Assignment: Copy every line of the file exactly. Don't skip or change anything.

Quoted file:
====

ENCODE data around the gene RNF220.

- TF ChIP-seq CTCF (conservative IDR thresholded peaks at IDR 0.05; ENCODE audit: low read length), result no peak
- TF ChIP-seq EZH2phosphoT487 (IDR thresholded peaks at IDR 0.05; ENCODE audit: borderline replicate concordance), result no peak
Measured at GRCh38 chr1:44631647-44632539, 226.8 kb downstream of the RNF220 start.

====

ENCODE data around the gene RNF220.

- TF ChIP-seq CTCF (conservative IDR thresholded peaks at IDR 0.05; ENCODE audit: low read length), result no peak
- TF ChIP-seq EZH2phosphoT487 (IDR thresholded peaks at IDR 0.05; ENCODE audit: borderline replicate concordance), result no peak
Measured at GRCh38 chr1:44631647-44632539, 226.8 kb downstream of the RNF220 start.